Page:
The power limit of a ventilator is shown by the specific characteristic curves in a graph. This power limit supplies the information how much pressure is generated at what volumetric flow or vice versa.
The practical range of action should be designed in such way that the working point is within the stable range of this characteristic curve.

Above this range, most of the characteristic curves drop off suddenly and the flow conditions get very unfavorable. Underneath the stable range of action, the dynamic pressure should fall below so that the ventilator reaches a certain minimum output limit.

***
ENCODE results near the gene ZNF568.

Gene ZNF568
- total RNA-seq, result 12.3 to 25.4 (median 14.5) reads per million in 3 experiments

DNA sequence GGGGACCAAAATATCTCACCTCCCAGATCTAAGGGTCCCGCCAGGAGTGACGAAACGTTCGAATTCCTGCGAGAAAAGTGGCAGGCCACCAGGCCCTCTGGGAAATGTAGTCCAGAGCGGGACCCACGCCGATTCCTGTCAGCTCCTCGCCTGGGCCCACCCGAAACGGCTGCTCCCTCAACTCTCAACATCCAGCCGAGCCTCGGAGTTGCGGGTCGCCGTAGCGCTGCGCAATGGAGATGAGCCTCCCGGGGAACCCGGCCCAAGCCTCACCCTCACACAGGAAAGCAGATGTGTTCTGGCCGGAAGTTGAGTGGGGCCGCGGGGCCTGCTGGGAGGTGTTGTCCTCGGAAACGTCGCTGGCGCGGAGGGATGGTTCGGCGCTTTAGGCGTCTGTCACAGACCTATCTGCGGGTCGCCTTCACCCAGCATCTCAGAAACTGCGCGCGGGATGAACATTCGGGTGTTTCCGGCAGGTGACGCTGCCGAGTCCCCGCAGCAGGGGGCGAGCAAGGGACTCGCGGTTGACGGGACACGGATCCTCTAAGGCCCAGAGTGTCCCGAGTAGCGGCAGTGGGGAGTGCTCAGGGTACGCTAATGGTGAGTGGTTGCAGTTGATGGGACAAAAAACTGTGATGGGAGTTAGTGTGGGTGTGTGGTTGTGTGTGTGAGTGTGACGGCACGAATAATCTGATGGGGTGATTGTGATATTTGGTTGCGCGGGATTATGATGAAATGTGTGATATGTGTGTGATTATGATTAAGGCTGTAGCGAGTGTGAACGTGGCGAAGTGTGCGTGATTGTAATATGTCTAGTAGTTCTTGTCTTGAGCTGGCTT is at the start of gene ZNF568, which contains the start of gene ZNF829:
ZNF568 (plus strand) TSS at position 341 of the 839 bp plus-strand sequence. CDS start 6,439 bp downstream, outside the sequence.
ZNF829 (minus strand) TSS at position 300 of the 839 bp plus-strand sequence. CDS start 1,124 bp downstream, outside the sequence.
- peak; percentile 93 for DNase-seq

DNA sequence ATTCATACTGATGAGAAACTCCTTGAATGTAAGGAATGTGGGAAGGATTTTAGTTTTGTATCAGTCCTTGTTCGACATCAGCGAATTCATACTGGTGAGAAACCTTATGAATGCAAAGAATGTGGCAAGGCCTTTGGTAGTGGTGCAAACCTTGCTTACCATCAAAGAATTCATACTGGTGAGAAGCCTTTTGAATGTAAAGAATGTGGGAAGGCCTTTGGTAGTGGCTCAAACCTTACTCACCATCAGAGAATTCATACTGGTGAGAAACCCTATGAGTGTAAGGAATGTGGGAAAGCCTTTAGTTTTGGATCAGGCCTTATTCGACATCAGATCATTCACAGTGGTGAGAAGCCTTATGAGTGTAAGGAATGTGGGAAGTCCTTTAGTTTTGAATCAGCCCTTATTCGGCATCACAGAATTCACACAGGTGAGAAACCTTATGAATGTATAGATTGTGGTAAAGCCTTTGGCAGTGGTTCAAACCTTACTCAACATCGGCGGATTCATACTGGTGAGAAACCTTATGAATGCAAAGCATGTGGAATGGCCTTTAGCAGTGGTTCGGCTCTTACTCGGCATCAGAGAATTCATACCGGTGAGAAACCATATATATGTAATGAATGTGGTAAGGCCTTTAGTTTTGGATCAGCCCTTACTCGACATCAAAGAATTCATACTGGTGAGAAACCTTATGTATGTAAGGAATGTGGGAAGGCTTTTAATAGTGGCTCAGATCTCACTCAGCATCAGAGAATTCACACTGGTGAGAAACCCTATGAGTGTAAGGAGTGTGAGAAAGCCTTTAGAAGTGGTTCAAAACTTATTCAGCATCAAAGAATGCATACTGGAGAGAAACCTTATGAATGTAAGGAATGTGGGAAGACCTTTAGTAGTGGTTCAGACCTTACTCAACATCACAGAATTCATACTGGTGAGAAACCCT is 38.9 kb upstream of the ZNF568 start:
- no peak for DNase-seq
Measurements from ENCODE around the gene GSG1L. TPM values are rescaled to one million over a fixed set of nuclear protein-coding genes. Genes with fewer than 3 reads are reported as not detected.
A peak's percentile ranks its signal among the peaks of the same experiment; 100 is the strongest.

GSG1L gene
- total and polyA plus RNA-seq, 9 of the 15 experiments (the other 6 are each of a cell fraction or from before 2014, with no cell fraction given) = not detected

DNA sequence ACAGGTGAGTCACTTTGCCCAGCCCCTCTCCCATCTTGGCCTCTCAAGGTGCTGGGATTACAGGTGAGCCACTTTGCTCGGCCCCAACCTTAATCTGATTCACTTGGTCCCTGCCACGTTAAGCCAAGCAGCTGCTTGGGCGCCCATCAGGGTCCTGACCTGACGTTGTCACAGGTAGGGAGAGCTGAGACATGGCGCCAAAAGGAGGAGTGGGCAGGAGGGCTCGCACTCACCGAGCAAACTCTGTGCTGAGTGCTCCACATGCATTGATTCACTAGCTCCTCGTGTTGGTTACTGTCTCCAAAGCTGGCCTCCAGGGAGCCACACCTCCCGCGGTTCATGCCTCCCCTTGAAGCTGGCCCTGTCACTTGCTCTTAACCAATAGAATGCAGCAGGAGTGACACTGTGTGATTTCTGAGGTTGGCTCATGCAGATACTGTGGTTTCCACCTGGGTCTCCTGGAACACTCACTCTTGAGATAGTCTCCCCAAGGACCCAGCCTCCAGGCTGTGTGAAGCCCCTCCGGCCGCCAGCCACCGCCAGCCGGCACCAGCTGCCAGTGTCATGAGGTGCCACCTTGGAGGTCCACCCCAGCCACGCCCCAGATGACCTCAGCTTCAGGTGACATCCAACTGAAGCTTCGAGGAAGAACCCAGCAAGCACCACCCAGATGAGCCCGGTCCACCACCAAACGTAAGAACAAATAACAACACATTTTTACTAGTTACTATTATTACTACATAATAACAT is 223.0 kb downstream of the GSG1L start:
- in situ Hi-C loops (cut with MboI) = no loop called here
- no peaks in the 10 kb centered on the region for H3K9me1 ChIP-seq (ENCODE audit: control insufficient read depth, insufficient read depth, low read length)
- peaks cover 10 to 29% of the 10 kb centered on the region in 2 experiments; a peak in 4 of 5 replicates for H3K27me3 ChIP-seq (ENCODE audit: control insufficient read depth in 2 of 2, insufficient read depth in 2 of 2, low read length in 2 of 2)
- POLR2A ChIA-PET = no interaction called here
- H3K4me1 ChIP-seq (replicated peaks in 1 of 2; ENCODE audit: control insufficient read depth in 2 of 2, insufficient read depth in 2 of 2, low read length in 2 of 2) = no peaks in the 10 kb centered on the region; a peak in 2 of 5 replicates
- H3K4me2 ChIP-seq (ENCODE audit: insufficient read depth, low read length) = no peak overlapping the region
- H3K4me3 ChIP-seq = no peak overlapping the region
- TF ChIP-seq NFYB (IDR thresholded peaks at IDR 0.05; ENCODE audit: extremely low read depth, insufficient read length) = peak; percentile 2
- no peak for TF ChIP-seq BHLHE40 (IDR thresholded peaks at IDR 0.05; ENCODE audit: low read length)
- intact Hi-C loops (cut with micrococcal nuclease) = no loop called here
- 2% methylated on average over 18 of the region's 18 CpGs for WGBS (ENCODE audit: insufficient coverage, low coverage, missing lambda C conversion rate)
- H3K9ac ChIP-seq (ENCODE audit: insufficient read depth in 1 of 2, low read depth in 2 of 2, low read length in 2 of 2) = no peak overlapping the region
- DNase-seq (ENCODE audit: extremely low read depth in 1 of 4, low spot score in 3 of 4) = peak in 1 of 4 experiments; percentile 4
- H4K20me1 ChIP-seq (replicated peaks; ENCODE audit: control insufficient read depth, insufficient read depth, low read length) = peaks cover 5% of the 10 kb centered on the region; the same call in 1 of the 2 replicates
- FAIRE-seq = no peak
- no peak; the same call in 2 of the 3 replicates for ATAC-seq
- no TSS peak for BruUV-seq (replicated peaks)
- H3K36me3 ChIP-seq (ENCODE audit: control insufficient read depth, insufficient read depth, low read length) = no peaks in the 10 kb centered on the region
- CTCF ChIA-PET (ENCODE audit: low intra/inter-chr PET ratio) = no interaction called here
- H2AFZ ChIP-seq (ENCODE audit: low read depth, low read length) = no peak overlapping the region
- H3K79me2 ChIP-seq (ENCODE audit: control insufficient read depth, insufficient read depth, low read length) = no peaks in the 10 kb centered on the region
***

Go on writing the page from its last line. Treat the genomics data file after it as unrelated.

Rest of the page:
If, as shown in the above example, the theoretically calculated quantity and pressure is in the field underneath the haracteristic curve, the working point of the ventilator can be read from a parabolic curve. The practically generated quantity is now directly at the generated intersection point.